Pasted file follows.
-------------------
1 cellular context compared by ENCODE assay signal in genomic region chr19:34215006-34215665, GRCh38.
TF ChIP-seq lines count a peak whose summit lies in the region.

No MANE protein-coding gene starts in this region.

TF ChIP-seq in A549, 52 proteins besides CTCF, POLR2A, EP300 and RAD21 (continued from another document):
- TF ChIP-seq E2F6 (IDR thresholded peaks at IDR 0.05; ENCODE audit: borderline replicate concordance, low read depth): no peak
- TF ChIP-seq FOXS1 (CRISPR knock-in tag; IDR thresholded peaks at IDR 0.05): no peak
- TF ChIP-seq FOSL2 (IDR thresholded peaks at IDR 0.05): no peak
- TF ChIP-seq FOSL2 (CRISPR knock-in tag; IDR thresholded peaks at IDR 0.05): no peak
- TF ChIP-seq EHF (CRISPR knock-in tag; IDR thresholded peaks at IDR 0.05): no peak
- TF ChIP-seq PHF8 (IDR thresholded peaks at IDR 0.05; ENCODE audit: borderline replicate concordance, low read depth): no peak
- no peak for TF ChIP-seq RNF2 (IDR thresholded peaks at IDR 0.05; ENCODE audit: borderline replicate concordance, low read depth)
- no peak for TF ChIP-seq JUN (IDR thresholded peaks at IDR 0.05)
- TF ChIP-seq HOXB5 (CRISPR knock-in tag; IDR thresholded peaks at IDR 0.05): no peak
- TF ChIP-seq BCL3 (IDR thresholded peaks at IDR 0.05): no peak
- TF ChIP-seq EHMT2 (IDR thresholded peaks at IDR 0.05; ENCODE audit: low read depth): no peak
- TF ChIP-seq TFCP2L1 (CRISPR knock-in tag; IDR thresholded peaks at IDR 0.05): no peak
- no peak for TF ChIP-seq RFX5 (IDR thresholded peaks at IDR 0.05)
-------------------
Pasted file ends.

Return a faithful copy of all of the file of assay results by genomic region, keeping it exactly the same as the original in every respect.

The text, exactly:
1 cellular context compared by ENCODE assay signal in genomic region chr19:34215006-34215665, GRCh38.
TF ChIP-seq lines count a peak whose summit lies in the region.

No MANE protein-coding gene starts in this region.

TF ChIP-seq in A549, 52 proteins besides CTCF, POLR2A, EP300 and RAD21 (continued from another document):
- TF ChIP-seq E2F6 (IDR thresholded peaks at IDR 0.05; ENCODE audit: borderline replicate concordance, low read depth): no peak
- TF ChIP-seq FOXS1 (CRISPR knock-in tag; IDR thresholded peaks at IDR 0.05): no peak
- TF ChIP-seq FOSL2 (IDR thresholded peaks at IDR 0.05): no peak
- TF ChIP-seq FOSL2 (CRISPR knock-in tag; IDR thresholded peaks at IDR 0.05): no peak
- TF ChIP-seq EHF (CRISPR knock-in tag; IDR thresholded peaks at IDR 0.05): no peak
- TF ChIP-seq PHF8 (IDR thresholded peaks at IDR 0.05; ENCODE audit: borderline replicate concordance, low read depth): no peak
- no peak for TF ChIP-seq RNF2 (IDR thresholded peaks at IDR 0.05; ENCODE audit: borderline replicate concordance, low read depth)
- no peak for TF ChIP-seq JUN (IDR thresholded peaks at IDR 0.05)
- TF ChIP-seq HOXB5 (CRISPR knock-in tag; IDR thresholded peaks at IDR 0.05): no peak
- TF ChIP-seq BCL3 (IDR thresholded peaks at IDR 0.05): no peak
- TF ChIP-seq EHMT2 (IDR thresholded peaks at IDR 0.05; ENCODE audit: low read depth): no peak
- TF ChIP-seq TFCP2L1 (CRISPR knock-in tag; IDR thresholded peaks at IDR 0.05): no peak
- no peak for TF ChIP-seq RFX5 (IDR thresholded peaks at IDR 0.05)